The Meike MK320F for the Fujifilm cameras arrived yesterday. The Chinese company has an online store, and the MK320 Speedlite is also available through places like Lazada. You’d likely going to get it cheaper off eBay though. There are numerous resellers of this particular flashgun and for different mounts, though the usual caveats and cautions apply when buying anything off eBay. Hmm. I reckon I should do a post soon on the hits/misses I’ve had buying items off eBay over these several years now!
The ordering and delivery from my eBay reseller went without a hitch though, and it took just over a week for it to arrive via registered post, and substantially cheaper than what I’d paid through Lazada resellers or in-store in Singapore. Some early impressions:
The unit comes packed in a tightly-fitted box, with the flash gun protected snugly with molded dense foam. Not quite the norm, and it affords a high degree of protection for the flashgun while in shipping.
Flash gun seems well-constructed with no loose parts. The buttons provide reassuring clicks when pressed. Oddly though, it’s possible to mount the flash gun the wrong way onto the camera’s hotshoe without one realizing it quickly, so some caution is necessary.
The battery compartment snaps open with a light press of the latch. Pretty convenient compared to the usual battery sliding hatch common in other flash guns. My Metz flash gun’s battery slider broke after two years of fairly light use. The MK320 seems better engineered to withstand similar abuse.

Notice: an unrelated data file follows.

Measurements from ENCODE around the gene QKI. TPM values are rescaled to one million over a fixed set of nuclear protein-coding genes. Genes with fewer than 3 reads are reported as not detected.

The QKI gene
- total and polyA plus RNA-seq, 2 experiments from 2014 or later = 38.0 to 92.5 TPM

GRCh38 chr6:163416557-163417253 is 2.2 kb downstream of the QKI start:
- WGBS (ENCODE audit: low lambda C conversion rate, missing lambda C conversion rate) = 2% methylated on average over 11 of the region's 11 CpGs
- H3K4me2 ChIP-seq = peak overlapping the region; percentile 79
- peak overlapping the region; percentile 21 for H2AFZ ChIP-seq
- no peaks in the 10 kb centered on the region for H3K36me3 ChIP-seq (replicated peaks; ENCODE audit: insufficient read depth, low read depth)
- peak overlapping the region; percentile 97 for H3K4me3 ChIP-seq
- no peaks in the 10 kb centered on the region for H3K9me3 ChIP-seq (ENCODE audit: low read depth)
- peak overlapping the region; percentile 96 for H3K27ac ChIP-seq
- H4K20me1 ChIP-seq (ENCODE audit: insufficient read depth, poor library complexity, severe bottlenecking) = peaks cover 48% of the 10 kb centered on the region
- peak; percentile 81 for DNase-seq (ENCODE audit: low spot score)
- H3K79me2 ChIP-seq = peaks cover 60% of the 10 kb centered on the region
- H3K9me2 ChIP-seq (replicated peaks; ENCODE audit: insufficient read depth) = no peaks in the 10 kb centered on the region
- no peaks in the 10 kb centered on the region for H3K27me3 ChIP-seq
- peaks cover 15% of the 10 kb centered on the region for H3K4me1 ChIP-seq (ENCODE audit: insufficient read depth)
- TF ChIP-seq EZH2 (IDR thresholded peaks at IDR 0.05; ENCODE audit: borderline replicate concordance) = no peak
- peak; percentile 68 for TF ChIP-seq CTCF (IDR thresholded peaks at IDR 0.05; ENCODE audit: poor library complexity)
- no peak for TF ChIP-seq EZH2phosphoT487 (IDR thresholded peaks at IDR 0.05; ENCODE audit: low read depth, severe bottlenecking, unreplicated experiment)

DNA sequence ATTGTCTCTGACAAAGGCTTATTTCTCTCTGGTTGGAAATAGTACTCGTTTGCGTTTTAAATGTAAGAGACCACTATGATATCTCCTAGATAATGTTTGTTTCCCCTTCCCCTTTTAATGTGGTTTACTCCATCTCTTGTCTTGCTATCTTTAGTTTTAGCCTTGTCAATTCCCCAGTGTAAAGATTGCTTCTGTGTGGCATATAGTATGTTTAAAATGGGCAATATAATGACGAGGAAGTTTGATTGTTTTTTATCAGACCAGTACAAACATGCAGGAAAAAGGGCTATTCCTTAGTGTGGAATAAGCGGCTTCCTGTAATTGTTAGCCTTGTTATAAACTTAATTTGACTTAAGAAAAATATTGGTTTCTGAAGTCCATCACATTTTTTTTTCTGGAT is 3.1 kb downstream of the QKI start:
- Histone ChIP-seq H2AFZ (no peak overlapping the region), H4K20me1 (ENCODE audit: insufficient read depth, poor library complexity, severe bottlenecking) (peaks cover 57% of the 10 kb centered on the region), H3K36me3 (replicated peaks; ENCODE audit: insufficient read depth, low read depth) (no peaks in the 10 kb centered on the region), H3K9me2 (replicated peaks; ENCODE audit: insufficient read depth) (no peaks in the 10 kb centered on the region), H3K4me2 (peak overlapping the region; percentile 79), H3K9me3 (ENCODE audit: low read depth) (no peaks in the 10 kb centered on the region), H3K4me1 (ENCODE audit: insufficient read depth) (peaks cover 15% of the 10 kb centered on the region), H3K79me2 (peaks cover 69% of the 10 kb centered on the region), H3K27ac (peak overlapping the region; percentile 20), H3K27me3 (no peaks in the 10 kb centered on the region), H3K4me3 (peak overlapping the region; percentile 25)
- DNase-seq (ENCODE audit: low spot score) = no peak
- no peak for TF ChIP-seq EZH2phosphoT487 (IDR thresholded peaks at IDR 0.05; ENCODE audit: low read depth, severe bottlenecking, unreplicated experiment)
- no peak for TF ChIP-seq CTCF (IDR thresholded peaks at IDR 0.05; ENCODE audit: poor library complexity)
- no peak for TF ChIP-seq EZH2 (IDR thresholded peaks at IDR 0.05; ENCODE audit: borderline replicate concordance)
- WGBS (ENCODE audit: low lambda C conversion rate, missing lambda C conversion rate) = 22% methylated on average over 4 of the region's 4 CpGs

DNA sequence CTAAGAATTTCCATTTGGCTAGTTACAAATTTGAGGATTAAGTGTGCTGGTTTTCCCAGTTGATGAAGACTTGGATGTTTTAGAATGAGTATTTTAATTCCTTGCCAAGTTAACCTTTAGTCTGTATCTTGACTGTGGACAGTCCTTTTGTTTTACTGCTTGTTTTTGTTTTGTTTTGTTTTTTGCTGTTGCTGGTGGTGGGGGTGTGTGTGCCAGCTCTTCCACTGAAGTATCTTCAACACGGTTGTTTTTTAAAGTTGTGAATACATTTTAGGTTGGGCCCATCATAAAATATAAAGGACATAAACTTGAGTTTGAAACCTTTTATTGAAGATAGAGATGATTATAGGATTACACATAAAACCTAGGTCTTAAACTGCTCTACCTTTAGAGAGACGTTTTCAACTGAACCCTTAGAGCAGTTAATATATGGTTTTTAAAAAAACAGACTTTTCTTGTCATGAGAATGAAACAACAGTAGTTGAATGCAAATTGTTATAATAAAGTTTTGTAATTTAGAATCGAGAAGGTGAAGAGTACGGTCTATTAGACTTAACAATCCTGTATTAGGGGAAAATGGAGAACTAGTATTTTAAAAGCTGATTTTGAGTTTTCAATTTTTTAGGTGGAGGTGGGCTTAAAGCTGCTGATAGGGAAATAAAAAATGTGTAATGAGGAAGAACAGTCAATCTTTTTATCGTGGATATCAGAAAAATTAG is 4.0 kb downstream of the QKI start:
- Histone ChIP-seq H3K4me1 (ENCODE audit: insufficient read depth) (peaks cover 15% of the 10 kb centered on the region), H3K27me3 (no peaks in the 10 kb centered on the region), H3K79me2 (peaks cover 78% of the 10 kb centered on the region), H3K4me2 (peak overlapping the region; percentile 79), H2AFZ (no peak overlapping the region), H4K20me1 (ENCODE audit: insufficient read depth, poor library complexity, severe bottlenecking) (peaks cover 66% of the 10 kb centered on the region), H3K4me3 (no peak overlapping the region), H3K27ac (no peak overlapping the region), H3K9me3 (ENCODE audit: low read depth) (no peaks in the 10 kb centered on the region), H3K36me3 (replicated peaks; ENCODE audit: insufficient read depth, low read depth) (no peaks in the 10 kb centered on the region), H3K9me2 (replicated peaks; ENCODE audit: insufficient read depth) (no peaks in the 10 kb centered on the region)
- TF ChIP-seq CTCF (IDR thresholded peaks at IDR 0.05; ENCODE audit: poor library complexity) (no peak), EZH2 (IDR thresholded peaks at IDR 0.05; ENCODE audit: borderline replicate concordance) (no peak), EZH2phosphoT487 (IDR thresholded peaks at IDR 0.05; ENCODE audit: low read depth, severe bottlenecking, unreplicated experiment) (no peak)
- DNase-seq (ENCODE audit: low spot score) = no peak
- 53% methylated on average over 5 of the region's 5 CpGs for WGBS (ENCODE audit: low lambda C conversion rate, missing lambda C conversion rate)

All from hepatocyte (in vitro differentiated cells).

Flash recycling time feels somewhat quicker than the Nissin i40 though I suspect it also has to do with the unit permitting shots to be fired even when the flash has not been fully recharged.
The unit permits swiveling 60 degrees left and 90 degrees right. Not as generous as the Nissin i40 which permits 180 degree swiveling – very useful for bounced flash shots where you have to point the camera/flash gun downwards.
No zoom head, so the light angle is fixed. I’m fine with it though since it’s married to the X70 and the latter’s fixed lens anyway.
Like the i40, the MK320’s Sto-fen-styled omnibounce diffuser comes supplied with the flash gun, and while it snaps onto the flash head, isn’t especially tightly fitted. It won’t take much for the diffuser to be knocked off.
The flash output seems a little off when set to TTL, and specifically less than expected. Might be something to do with that the flash control is different from Olympus, which I’m very used to. The i40 also throws out more light at its maximum setting than the MK320 – it’s GN 40 vs GN 32.
Micro-USB charging port is a terrific inclusion, though that it’s intended for a 1A charging. I tried several chargers which exceed that suggested charging current and the batteries felt super-heated after a while.
The instructional manual is in English and riddled with language errors. Not bad enough for you to not understand how to use the unit, but language QC is clearly not on par.
All in, it’s a pretty decent flash gun but I don’t think it surpasses the Nissin i40 in its versatility. That said, the LCD screen and USB charging are very nice touches. One has to keep in mind that the MK320 costs about a third of the i40’s price, and for what I paid, I reckon I can’t complain too much!